Professor Steve Peters, the sport psychiatrist behind the successes of Liverpool Football Club and British Cycling, has often recommended people who want to lose weight to keep eating the same thing.

The cheapest food is the most filling food. And that tends to be the foundation that we miss – protein.

Where to go

Now that we’ve got the basic principles out of the way, here are some ways to get the cheapest food in Singapore. We also include places you probably shouldn’t go.

What if I work in Central?

If you work in the Central Business District (CBD), you’re probably not going to find cheap food around, that’s below $5.

What can you do?

Pack those office buffets that no one finishes

If you have frequent office buffets, pack the food up.

I know, this sounds disgraceful. But a way to do it with class is to bring your own tupperware, rather than using the disposable plates. That way, you can show that you’re doing your part to save on not using disposable plates.

But it’s also a great way to continue using the same box to pack the leftovers.

Bring your own food

I can sense your squirm. How do you explain your Tupperware of food in front of your other rich colleagues splashing $19 on some fancy spinach bowl?

Forget about them.

If they’re there to judge you for being thrifty, that’s their problem. Not yours.

At the end of the day, you’re the one who’s going to be able to walk away from your job, and do whatever you want, rather than being tethered to a job that pays for things you don’t really want, to impress people you don’t really like.

You can also choose to make microwave ovens your new friends. Go into the pantry. Microwave your food.

You’ll probably find newer, and better friends there, those who like a quiet cup of coffee, deep conversations, rather than the loud, gregarious, and pretentious conversations you have, yelling over the din of Lau Pa Sat.



You get the idea.

Supermarkets and their reduced to clear cooked foods

Well, if you’re lazy to cook, there’s always the option of going to supermarkets to get their cooked foods. At places like NTUC, they have roasted pork knuckles, roast chicken, and all sorts of other cooked foods. Getting these in bulk, when they are reduced to clear, can mean you save a ton.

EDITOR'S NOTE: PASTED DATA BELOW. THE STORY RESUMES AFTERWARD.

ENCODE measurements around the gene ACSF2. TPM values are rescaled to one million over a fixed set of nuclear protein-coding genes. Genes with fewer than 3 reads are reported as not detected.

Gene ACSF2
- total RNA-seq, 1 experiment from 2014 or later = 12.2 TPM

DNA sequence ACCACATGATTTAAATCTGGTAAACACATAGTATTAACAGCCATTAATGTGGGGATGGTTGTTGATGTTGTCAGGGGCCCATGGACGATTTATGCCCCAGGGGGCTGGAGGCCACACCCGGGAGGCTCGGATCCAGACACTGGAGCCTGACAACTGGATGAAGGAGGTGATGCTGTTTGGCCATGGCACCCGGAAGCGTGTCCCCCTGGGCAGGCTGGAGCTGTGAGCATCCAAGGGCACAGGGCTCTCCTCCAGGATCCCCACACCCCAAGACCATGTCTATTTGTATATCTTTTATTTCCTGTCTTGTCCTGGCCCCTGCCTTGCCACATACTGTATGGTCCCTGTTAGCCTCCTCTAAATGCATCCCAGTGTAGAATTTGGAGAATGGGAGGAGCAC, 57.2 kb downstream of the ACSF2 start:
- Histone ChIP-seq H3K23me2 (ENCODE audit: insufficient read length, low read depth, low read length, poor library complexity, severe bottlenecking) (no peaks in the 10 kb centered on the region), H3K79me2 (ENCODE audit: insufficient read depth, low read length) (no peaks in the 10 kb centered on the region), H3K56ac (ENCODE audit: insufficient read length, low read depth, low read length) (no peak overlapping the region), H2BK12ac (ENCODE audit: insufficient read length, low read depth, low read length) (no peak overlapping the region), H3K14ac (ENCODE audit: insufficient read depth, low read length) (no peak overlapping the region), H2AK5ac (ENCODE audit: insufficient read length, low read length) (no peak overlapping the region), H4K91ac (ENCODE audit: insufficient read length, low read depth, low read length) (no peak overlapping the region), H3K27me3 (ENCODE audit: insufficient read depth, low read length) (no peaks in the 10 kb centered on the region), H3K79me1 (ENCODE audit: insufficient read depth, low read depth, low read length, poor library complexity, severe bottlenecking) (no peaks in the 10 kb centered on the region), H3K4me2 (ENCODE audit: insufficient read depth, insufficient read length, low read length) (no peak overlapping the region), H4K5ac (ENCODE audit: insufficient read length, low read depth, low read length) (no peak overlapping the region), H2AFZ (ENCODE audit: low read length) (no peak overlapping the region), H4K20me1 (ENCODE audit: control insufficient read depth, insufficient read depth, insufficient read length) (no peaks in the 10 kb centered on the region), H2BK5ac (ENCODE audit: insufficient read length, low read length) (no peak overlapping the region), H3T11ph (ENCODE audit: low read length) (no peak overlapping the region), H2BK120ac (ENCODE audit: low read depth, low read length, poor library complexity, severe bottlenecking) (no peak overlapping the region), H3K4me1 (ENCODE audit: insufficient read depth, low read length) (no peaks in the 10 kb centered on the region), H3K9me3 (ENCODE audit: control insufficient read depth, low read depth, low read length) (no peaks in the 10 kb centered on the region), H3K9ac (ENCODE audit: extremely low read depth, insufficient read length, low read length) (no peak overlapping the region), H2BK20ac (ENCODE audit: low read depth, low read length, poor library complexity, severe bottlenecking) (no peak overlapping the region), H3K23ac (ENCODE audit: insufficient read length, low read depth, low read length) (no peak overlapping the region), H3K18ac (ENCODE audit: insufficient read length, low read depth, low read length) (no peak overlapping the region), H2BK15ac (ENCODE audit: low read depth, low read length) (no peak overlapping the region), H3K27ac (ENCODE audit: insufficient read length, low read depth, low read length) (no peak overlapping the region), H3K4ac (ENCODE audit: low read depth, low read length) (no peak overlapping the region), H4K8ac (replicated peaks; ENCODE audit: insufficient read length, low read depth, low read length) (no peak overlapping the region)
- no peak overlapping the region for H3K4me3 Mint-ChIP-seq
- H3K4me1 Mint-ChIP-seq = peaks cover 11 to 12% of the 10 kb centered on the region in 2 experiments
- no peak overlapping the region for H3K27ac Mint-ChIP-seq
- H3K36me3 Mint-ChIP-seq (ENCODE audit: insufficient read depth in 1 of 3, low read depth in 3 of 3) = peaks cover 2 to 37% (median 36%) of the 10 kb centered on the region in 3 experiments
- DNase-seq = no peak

For example, a roast chicken reduced to clear may be $5.90, and you get to eat it for 3 meals. That becomes cheaper.

Here we recommend NTUC and Cold Storage. Cold Storage has a great selection of cooked foods that they reduce to clear usually after 7pm. To be safe, go there at 730PM.

But it depends on where you go.

In the heartlands, the cooked food is taken away in about 5 minutes, whereas in more central districts, you would see the reduced to clear seated there… for a long time.

For example, although Nex and Kovan are just one MRT station away, at Nex’s Cold Storage, the reduced to clear food is left there for more than 40 minutes, whereas there are literally people barging each other out of the way to get the orange bags of chicken.

Maybe the chickens in Kovan would fly away.

I’m kidding. But you get the idea.

That means that if your office is in Central, you may want to head to your nearest Cold Storage to get the food before you go home.

Time is money

If you think that bringing your own food is a waste of time, think again. Think of the countless hours you’ve sat in restaurants, waiting for food, listening to gripes about the bosses, rants about the work, and honestly, not caring very much about what’s being said.

You wish you were someplace else.

Bringing your own food can save you all that hassle.

There’s no shame in finding cheaper food

For the many people I’ve seen, I can sense their discomfort when they see the menu prices. I know the salaries they earn don’t allow them to eat at such prices, regularly.

Yet I see them making nary a protest when our teams go there.

We pretend to be rich. But what’s the point? Why would you want to spend money you worked so hard to get, on things that bring you little joy?

There’s no shame in finding the cheapest food.